From the data I downloaded from Social Progress Imperative, and the data I collected myself, I plotted a graph to measure the relationship between a nations social progress, and the extent to which its populace is religious.
Once plotted, this graph produced a negative correlation, and pointed towards the fact that the higher the percentage of religious followers in a nations populace, the lower the social progress of that nation tended to be.
As I stated in my initial post, this does not show causation, but it does show a clear, albeit weak, correlation.
Following on from that initial discovery, I think it is time we analysed the graph in a little more detail.
What immediately springs to mind are the outliers. The points on the graph that do not seem to fit in with the overall trend. Although it is expected that there will be variation and bucks to the trend, the single dot on the far left of the graph should still be explained. This dot represents Japan.
My figures for religious belief in this country may well be inaccurate, and if so, Japan should take its rightful place on the graph, further to the right of its position as I have plotted it. Even if it were to do that though, it does not make a difference to the trend of the graph overall, and if anything would only strengthen the graphs findings, as it would be seen as less of an anomaly.
My reasons for placing Japan in such a position come from the information I was able to find online. In 2008 John McQuaid reported that “polls [in Japan] show two-thirds profess no religion”. In a Japanese census conducted at around the time of the millennium less than 15% of people reported a religious affiliation. Wikipedia also informed me of a study and publication by Edwin Reischauer and Marius Jansen in which they found that “some 70–80% of the Japanese regularly tell pollsters they do not consider themselves believers in any religion.”
As I have said, even if the figures I have used to represent Japan are incorrect, and its point on the graph was moved to the right, the trend of the graph would remain unchanged, and so the single issue of Japan is somewhat irrelevant.
Another anomaly for me is the point located at around the mid-40 mark on SPI and just past 80% in religious belief. This point belongs to Mozambique, and remarkably is the only point that occurs at below 60 SPI once a nation drops below 92% of the population being religious. The figures for religious belief in Mozambique come from a census conducted in 2007 where 18.7% of the population declared that they had no religion. This information can also be found on the CIA website, and makes Mozambique the most irreligious country in Africa.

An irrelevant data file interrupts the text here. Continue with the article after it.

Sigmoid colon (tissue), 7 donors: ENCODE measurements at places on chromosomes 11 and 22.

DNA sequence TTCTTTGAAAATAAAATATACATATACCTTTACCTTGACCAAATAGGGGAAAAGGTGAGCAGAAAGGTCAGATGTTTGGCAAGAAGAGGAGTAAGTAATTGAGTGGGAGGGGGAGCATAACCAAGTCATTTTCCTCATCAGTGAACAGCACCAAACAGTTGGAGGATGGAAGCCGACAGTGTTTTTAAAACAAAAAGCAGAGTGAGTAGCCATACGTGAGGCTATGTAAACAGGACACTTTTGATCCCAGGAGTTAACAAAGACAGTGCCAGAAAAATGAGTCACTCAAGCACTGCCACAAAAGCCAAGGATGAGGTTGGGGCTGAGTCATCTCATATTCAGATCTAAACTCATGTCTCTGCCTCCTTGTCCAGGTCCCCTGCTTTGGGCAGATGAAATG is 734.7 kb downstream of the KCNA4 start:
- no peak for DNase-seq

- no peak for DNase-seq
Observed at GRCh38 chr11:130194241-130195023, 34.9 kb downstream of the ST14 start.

With those two anomalys explained, here is another look at the graph with a few other nations labelled for reference.
I should clarify here that my definition for people who are religious are those that have recognised themselves as non-Atheist, or those that have confessed to belief in some god and/or deity. The worship of spirits and/or ancestors has also been included in the religious bracket. Essentially anybody that has not openly stated they do not believe in any higher power, has fallen into the category of a religious believer, and so has been included in the figures used to measure the percentage of the population who are religious.
As you can see by the graph, a large number of nations have been given a 100% religious population rating. Now in reality it may not be the case, but nations with 99.9% or 99.76% are so close to 100% that they have been included as that. Nations such as Algeria, Bangladesh, Cambodia, Egypt, and all the other 100%-ers may well have little pockets of non-believers within their society, or a small community of Atheists, but in the grand scheme of things, these numbers are so minuscule that they make no difference.